It must be hard to be Nintendo. Fans can't decide if they want wild innovation or simple nostalgia. Pokémon players ask for the series to be more adult and sophisticated. The Smash Bros. community has been clinging to Melee for almost 20 years. And who knows if Metroid fans will ever be happy with anything?
While Mario Party might not have a rabid following, fans do complain that the series has fallen from its glory days. What's a developer to do? Go back to basics or experiment?
Super Mario Party errs on the side of safety, throwing an old school party with a few Switch innovations. The result is a fast, fun, but somewhat bare-bones experience.
The story of Super Mario Party, if you can call it that, is simple. Mario and friends are arguing in an open field about who's the Super Star. You'd think Mario would win simply by having his name on the game. I'm sorry Waluigi, but being a meme means nothing when you've never had a starring role or done anything of worth. Still the debate persists, and of course the only way to settle it is with a giant board game extravaganza!
...Or a modest board game event, in Super Mario Party's case. The nonspecific grassy field from earlier becomes the staging ground, only now there are big screens manned by Toads. The boards are generic locales like tropical islands, or a Bob-omb cave. It's not an ugly presentation by any means. The characters still have quirky animations and charm to spare. I just thought that the Super version of Mario Party would look more... well, super.
But like I said, we're here for the games. There's good news on that front: they got rid of the stupid car! The most infamous change of more recent Mario Partys forced players to move around the board together in a car. Super Mario Party smartly ditches that concept and brings back the simple setup of four players taking turns rolling dice.
At first it feels like playing a Nintendo 64 Mario Party game again.
The boards are smaller in this one, hearkening back to a time when video games didn't feel a need to go bigger, when a single play session was wrapped up in an hour or less. It also appeals to short attention spans. Today's gamer is an impatient person. We hate waiting for our turn. That's why Fortnite lets you jump into a new match as soon as you get eliminated. Everything in Super Mario Party feels similarly tuned towards making turns, and therefore games, shorter. A normal dice block gives six spaces at most, not ten like they used to. Stars cost ten coins, not twenty. With only five possible spaces where the Star could show up, you'll find you have the locations memorized by the end of your first game.
Despite the nostalgic feel, there are new elements that attempt to add more strategy to the well-worn formula. Each character now has their own unique dice block in addition to the normal one. Wario has a better chance of rolling a six but at the risk of losing coins. Yoshi, meanwhile, rolls pretty consistent threes but can also get zero. You can also get characters to join you as allies mid-game. They'll lend you their dice block and even help with certain mini-games. The selection of dice blocks makes character choice matter, but it doesn't stop Super Mario Party from being the game of chance you remember.
Then there are the mini-games. These bursts of competitive frenzy have managed to be a consistent bright spot for the series, their simplicity rendering them mostly immune to gimmicks of each new game. There have been times when mini-games were weakened by Nintendo's love of wacky controllers. Mario Party 8, the first Wii outing, was plagued by "waggle the Wiimote!" mini-games. Fortunately, Switch-era Nintendo shows more restraint. Super Mario Party does have you swinging your Joy-Con, but these mini-games are evenly balanced with standard activities like timed button presses and guessing games.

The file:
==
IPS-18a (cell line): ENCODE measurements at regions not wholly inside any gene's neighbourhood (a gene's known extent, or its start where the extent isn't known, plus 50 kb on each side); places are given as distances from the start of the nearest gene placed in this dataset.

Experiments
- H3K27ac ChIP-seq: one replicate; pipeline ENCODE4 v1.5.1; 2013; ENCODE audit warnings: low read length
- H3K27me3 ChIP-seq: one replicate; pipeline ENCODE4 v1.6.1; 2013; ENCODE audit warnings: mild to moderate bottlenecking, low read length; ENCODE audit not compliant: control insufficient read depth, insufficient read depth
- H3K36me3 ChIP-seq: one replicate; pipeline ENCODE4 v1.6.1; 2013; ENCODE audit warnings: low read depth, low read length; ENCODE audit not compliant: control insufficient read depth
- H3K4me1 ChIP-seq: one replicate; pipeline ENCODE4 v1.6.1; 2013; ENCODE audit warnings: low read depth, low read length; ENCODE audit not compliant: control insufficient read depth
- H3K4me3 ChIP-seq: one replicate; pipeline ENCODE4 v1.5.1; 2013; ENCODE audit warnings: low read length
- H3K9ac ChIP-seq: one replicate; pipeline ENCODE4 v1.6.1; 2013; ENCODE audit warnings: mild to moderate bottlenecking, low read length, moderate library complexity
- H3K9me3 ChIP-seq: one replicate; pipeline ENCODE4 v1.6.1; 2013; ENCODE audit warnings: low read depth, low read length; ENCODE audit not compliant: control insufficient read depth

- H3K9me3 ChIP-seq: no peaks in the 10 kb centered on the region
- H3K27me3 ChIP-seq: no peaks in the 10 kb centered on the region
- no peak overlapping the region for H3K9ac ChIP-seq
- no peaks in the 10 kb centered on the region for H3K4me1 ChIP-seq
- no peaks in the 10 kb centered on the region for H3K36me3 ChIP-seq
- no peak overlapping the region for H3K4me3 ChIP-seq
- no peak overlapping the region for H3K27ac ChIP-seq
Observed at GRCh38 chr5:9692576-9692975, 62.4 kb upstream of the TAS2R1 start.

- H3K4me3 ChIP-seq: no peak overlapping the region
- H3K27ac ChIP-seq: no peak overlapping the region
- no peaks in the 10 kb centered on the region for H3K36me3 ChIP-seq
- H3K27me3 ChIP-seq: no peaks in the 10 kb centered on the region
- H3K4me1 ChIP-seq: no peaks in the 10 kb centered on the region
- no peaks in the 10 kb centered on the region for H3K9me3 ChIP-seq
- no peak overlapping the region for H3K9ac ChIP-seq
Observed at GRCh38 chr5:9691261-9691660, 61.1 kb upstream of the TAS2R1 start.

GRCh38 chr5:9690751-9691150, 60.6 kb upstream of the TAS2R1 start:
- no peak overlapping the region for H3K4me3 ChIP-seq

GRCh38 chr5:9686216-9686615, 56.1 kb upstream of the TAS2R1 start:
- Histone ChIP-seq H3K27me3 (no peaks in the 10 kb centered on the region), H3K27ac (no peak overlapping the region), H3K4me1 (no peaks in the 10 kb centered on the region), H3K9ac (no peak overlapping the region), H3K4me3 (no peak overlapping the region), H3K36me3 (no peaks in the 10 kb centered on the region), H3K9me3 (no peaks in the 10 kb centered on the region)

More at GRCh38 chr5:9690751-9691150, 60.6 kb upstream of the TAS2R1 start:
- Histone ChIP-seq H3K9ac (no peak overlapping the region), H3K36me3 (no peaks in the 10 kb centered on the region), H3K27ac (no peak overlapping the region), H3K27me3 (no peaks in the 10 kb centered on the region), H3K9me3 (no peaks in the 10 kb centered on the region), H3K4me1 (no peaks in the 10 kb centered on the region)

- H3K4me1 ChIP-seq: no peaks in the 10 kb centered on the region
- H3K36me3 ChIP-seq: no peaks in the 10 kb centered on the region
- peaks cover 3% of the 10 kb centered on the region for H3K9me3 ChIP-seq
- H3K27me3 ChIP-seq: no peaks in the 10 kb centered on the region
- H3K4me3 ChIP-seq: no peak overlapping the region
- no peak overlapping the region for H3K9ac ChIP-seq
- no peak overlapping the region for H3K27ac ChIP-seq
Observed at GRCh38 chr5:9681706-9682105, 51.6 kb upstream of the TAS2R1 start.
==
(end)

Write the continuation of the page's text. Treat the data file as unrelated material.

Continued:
That's not to say that the Switch doesn't get a chance to show off. That experimentation is just shoved off to the side modes. Partner Party is Party Mode but in 2v2 format with a few other small twists. River Survival has four players working together to paddle and play cooperative mini-games. Cooperative modes are always nice but it's too easy. Sound Stage is a workout of a game where you pump and pose your Joy-Con to the beat. My group of friends loved Sound Stage, but motion-controlled rhythm games aren't exactly a revelation.
The best of the bunch is Toad's Rec Room. This has you putting two Switches together, meaning you have two movable screens. You can hide information from your opponent or literally change the shape of a tank battlefield. It might be the most creative use of the Switch in all of 2018. Unfortunately, it requires two Switches and two copies of Super Mario Party.
Overall, these side modes never fail to entertain. But I also don't foresee them getting picked over Party Mode. Oh, and there's also an online mode. You play mini-games against people. That's it.
Super Mario Party does what it needs to do. It brings the old board game formula back, and fond memories of being ten and playing N64 along with it. It even manages to pack in some creative uses of the Switch hardware. But there's a gnawing emptiness to it. You can feel it as you look at the grassy field of nothingness that stretches into the distance. There should be more there. Maybe DLC will put something there. But for now, it's just a set of small game boards with some fun side modes attached. It's neat, but it's not super.
A copy of the game was purchased by The Gamer for this review. Super Mario Party is now available for Nintendo Switch.
3.5 out of 5 stars.